â€˘ Dow Drops 300 Points, How Did Carry Traders React?
â€˘ Euro Hit By Weak Economic Data
Currency Traders are Snapping Up Dollars Left and Right
It has been a long time since we have seen a broad based dollar rally. Over the past few weeks, whenever the dollar would rise against the Euro for example, it would fall against the Japanese Yen or British pound. Today was different. Despite a widespread liquidation out of carry trades, USDJPY barely budged. Aside from a brief run up to 107.70, it remained trapped within a 50 pip range for most of the US trading session. This tells us three things. The first is that the market is very risk averse and rushing into the safety of US dollars seems to be the preferred trade of the day. The second is the possibility of Bank of Japan intervention while the third is that there arenâ€™t any sellers of USDJPY left in the. The US economy is in deep trouble and there is no point arguing whether or not we are in a recession because for the labor market, housing market and now the service sector, it certainly feels a recession has hit. Service sector ISM caught the market completely by surprise, not only because it was released 1 hour early but also because it fell to the lowest level in 7 years. In the month of January, the service sector contracted for the first time in 4 years. To our disbelief, the manufacturing service is actually now doing better than the service sector. The largest contractions came in the new orders, employment, imports and business activity. This data validates the Fedâ€™s decision to cut interest rates by 50bp last week and has boosted expectations for a half point move in March. We expect the Fed to cut interest rates to 2.00 percent before this easing cycle is over. The service sector accounts for 90 percent of the US economy which makes the latest contraction extremely troubling. Even Federal Reserve President Jeffrey Lacker warned that further easing may be warranted. He thinks that if we fall into a recession, it will be a quick and shallow one that is similar to the last two the US economy has experienced â€“ in our opinion that would be the best case scenario.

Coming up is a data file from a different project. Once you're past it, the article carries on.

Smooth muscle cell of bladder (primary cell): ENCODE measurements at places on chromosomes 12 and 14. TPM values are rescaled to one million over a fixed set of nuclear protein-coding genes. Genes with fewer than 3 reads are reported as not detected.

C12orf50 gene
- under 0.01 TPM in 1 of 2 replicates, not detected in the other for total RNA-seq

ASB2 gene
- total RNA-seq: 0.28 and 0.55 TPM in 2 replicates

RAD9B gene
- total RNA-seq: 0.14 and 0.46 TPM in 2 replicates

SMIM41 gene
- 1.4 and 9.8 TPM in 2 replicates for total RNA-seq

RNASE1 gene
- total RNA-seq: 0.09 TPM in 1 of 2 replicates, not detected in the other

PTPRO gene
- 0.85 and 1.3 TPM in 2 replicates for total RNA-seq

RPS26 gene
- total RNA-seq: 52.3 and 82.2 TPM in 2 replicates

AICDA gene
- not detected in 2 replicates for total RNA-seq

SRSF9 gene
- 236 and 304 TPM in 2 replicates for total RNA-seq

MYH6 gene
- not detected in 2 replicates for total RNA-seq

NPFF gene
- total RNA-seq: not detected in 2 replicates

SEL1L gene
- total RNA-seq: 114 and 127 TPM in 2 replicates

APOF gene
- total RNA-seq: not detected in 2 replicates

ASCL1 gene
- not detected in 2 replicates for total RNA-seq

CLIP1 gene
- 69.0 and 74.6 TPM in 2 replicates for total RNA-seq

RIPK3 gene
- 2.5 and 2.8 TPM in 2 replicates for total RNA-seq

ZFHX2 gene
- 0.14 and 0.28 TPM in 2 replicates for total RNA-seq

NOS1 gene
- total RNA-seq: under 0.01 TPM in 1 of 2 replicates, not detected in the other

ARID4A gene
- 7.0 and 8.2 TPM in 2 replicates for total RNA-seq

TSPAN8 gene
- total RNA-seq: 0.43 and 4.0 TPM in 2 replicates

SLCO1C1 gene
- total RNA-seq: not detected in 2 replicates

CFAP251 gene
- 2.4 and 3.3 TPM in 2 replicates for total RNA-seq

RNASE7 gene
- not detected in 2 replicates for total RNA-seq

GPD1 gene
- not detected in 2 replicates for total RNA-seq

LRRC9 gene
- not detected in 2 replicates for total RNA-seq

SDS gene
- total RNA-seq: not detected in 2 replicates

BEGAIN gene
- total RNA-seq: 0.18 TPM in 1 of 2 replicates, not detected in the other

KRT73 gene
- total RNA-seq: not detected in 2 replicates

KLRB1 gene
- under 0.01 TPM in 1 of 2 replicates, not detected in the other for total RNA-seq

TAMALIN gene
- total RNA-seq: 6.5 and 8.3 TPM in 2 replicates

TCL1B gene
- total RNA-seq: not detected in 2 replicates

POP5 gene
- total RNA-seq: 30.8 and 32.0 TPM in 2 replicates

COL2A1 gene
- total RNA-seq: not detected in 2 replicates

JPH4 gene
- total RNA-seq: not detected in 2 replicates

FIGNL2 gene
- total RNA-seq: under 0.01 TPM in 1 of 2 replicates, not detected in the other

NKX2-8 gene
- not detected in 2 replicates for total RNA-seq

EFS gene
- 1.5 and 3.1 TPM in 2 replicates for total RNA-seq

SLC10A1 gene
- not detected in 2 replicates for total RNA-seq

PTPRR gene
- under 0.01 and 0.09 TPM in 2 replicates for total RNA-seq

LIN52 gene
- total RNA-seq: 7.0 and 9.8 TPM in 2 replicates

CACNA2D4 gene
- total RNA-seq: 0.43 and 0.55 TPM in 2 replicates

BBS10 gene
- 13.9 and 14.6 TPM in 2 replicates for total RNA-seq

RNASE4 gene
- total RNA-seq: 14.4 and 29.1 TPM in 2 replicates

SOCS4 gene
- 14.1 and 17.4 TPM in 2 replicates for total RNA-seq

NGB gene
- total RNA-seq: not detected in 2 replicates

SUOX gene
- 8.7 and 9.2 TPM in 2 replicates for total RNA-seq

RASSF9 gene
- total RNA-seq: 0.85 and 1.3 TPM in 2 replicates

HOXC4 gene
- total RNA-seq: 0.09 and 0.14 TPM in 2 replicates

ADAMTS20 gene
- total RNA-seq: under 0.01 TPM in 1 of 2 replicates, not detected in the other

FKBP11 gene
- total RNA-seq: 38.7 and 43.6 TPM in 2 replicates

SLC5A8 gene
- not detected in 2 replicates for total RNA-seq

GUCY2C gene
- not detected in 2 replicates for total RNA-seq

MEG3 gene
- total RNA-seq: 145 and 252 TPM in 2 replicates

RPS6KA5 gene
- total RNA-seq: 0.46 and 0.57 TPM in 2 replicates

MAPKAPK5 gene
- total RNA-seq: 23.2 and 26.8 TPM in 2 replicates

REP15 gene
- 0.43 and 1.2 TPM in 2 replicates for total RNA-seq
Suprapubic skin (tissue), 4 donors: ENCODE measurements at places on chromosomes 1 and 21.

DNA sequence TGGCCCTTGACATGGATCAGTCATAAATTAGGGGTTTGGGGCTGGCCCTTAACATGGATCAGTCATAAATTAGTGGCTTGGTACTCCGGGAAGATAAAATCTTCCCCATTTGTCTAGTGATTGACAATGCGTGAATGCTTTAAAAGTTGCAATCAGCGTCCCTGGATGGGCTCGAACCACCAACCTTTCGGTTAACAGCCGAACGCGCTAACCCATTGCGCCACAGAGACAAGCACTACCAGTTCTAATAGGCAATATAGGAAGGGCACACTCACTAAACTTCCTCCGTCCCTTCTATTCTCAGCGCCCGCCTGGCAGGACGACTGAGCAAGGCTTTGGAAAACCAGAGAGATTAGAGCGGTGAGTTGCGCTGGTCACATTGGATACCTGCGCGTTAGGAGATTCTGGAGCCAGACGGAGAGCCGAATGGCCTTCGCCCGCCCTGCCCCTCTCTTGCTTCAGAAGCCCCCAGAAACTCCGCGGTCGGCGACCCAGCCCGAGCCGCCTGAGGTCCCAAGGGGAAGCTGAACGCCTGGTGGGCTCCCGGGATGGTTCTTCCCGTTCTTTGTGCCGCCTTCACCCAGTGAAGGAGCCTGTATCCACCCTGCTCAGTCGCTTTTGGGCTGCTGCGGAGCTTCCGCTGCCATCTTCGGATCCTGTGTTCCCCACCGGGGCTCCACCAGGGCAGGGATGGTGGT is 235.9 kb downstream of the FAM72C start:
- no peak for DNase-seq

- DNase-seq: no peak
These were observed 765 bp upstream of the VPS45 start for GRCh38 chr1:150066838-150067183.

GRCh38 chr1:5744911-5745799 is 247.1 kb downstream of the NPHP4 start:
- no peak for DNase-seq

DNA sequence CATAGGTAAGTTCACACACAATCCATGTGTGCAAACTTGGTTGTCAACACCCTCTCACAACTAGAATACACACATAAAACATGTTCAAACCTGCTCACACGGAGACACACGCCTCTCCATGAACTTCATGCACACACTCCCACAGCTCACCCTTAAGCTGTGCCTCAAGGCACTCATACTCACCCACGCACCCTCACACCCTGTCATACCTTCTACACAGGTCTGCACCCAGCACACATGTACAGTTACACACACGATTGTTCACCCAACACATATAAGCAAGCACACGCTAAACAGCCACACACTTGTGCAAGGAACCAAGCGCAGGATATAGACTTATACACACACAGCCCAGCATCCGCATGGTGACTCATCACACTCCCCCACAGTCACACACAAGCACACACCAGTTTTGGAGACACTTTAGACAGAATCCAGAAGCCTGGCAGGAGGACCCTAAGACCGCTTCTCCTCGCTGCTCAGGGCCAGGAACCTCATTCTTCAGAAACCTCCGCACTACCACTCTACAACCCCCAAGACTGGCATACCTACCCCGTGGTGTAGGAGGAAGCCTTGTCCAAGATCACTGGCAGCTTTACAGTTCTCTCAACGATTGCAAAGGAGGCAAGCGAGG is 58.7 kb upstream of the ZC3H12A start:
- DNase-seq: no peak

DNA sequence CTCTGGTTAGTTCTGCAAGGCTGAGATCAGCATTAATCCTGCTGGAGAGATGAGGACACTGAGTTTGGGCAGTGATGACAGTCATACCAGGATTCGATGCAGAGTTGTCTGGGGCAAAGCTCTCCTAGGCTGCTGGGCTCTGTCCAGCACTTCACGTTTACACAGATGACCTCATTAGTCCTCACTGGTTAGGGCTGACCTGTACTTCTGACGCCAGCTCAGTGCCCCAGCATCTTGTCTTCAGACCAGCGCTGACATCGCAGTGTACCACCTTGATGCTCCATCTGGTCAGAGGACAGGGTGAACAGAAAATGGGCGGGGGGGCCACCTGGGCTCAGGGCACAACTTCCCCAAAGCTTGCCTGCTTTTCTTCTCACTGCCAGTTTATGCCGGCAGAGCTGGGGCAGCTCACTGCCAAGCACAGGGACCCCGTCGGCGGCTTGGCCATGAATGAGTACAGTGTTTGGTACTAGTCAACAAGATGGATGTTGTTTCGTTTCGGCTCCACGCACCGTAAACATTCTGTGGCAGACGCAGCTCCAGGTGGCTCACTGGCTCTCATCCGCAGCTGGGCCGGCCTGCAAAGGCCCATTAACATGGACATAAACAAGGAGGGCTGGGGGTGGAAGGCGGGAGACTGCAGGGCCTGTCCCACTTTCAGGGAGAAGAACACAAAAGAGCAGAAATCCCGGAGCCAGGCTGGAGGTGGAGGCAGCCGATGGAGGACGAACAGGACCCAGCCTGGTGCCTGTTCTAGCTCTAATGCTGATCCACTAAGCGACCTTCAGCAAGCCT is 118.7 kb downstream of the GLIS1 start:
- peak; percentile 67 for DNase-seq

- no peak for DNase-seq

Dow Drops 300 Points, How Did Carry Traders React?
The Dow dropped over 370 points today and even though some currencies behaved the way that FX traders have become accustomed to when there is a big sell-off in stocks, some didnâ€™t. With risk aversion sweeping across the markets, the dollar rallied against every major currency including the Japanese Yen. Typically, USDJPY falls in lockstep with all of the other yen crosses, but today, it barely budged. We believe that the resilience of USDJPY is tied to positioning. According to the latest Commitment of Traders report, everyone who wants to be short USDJPY already is. Yen long positions are at extreme levels suggesting that there are no more sellers left in the market. Also we are nearing potential intervention levels by the Bank of Japan. The 105 price level is suspected to be the first line in the sand. In the second half of the US trading session, USDJPY rallied 30 pips in a blink of an eye (it quickly reversed those losses) and as tempting as it may be to label this rally BoJ intervention, it isnâ€™t. The last time that the BoJ intervened was in March 2004 and for those traders who have lived through BoJ intervention, we would have to see a 100 to 150 pip move in a matter of seconds to consider calling it intervention. Yet caution is warranted at current levels because as USDJPY falls closer to 105 and below, the risk of intervention will grow exponentially.